While you can soothe the occasional cough and cold with over-the-counter medication, a persistent cough that just won’t ease up could signal bigger issues. Jagruti Verma tells you what a few of these are
Have you ever felt the need to reach for a box of tissues as soon as there’s a slight drop in temperature? Rising pollution and exhaust in our city, coupled with the fact that a good night’s sleep has become a luxury few can indulge in, makes matters worse. When was the last time you went in for a check-up, instead of resorting to over-the-counter solutions? No, we’re not talking about being jumpy about the little things, we’re simply recognising that your health often takes a back seat to your fast paced life. And, some neglected ailments we’re perpetually plagued with include the common cough and cold. Read on to see why you shouldn’t ignore a nagging cough and what it could be signalling.
Worrying makes it worse
Stress is never a good thing. How can you expect your body to heal quickly if you’re not giving it enough time to relax and recharge? Stress doesn’t only make things worse, it can also lead to a coughing fit! This is because being stressed out (or nervous) changes your breathing patterns and coughing appears to be an easier way for your throat to release the restriction that it feels at the time.
Lungs at stake
It’s no surprise that smokers are harming their lungs with every puff. Chronic Obstructive Pulmonary Disease (COPD) occurs when the airflow to your lungs is restricted because they are unable to function properly. In this situation, your lung sacs become over inflated and the exchange of gases (such as pollution and other irritants) makes breathing difficult. If you cough a lot, experience shortness of breath or are a regular smoker, you need to modify your lifestyle.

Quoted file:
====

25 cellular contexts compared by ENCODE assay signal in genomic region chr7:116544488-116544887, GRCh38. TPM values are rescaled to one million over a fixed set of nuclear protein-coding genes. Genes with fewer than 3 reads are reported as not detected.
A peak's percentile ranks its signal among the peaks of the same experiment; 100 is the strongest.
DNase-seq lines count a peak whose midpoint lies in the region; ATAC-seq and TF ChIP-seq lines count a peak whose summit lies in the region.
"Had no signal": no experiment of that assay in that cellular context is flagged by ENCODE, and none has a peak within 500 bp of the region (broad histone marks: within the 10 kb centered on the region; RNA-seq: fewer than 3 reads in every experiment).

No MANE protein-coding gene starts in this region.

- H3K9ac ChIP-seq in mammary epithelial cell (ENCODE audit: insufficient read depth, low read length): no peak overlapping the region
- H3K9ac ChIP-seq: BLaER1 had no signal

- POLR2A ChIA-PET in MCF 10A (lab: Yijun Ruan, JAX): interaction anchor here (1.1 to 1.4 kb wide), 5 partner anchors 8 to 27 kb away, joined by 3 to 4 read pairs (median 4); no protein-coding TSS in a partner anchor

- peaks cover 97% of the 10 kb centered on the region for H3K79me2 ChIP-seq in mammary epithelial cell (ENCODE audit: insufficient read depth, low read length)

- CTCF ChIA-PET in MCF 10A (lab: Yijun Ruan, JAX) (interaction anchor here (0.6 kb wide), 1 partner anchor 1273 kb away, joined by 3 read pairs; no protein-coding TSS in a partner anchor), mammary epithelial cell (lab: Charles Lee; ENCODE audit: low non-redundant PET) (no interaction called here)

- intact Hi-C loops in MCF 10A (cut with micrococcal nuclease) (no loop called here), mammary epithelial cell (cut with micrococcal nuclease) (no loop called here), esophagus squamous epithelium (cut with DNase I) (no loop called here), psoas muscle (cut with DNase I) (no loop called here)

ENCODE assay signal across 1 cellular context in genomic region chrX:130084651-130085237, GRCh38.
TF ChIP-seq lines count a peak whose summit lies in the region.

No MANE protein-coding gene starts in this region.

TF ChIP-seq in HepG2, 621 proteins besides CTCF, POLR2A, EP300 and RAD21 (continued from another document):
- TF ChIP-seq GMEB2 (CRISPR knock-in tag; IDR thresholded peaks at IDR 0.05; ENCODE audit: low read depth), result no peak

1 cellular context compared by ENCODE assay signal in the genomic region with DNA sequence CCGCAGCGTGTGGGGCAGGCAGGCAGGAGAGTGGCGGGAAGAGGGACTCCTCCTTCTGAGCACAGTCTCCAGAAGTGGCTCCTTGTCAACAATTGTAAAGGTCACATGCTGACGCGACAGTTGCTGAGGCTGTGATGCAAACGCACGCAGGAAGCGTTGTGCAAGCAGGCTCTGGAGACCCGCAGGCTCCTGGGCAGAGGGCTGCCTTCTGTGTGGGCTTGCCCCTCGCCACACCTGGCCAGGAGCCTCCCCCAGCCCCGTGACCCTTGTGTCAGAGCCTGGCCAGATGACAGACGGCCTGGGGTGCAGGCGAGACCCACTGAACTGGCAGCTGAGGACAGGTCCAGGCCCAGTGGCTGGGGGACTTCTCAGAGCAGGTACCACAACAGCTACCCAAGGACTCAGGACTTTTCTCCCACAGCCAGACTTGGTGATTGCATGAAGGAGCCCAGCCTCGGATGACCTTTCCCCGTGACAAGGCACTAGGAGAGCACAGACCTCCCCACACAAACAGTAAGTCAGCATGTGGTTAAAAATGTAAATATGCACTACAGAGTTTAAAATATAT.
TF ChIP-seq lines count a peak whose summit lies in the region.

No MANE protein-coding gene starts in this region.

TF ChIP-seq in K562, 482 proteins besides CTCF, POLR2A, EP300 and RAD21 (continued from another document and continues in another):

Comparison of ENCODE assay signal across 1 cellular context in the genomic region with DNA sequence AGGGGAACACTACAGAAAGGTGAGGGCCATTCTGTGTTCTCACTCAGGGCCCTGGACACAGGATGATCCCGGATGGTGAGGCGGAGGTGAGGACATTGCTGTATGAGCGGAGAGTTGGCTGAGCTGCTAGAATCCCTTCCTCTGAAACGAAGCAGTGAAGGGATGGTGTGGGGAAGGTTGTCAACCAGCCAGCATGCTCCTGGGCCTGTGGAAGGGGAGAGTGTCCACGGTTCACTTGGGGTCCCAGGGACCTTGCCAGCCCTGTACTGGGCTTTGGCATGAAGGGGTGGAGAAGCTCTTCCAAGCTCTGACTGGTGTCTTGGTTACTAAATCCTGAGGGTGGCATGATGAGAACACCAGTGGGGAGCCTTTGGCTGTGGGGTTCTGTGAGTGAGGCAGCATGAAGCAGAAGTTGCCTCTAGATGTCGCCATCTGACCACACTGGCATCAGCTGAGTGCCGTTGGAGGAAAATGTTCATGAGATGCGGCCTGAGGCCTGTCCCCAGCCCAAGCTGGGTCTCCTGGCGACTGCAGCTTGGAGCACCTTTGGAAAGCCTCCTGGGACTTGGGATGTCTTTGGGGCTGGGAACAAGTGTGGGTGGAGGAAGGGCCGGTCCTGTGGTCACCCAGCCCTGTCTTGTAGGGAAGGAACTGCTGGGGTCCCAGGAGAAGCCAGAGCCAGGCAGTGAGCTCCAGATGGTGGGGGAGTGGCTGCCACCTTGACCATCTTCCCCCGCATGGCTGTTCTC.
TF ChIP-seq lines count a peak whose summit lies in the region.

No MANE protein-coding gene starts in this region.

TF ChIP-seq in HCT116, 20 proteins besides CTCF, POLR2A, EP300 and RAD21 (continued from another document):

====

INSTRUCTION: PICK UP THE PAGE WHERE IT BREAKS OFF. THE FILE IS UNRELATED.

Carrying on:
If your cough increases at night and you are often struck by heartburn, you could be suffering from gastroesophageal reflux disease. When this occurs, you experience acid reflux, which means that your stomach acid is flowing back into your food pipe, leading to throat irritation and a dry cough. This gets worse when you’re sleeping because it is easier for the acid to flow when you’re lying down.
Mucus production usually takes place in our nasal cavity and is swallowed (along with our saliva) without us realising it. However, excess mucus is more visible because it needs space to move out of your body, leading to a runny nose. When it flows into your throat, it leads to soreness and coughing. You may not be able to swallow the excess mucus due to bacterial infection, stress, old age or the internal swelling of your lungs.
Disease in Disguise
As a chronic lung disease, coughing can also be one of the symptoms of asthma. In fact, a dry cough (not accompanied by mucus) is a symptom of a type of asthma called cough-variant asthma. So, it’s advisable not to ignore a dry cough that has been persistent for a few weeks. What’s worse is when you cough up yellow or green tinged mucus or spit out blood, since these could be a symptom of lung diseases such as pneumonia and bronchitis.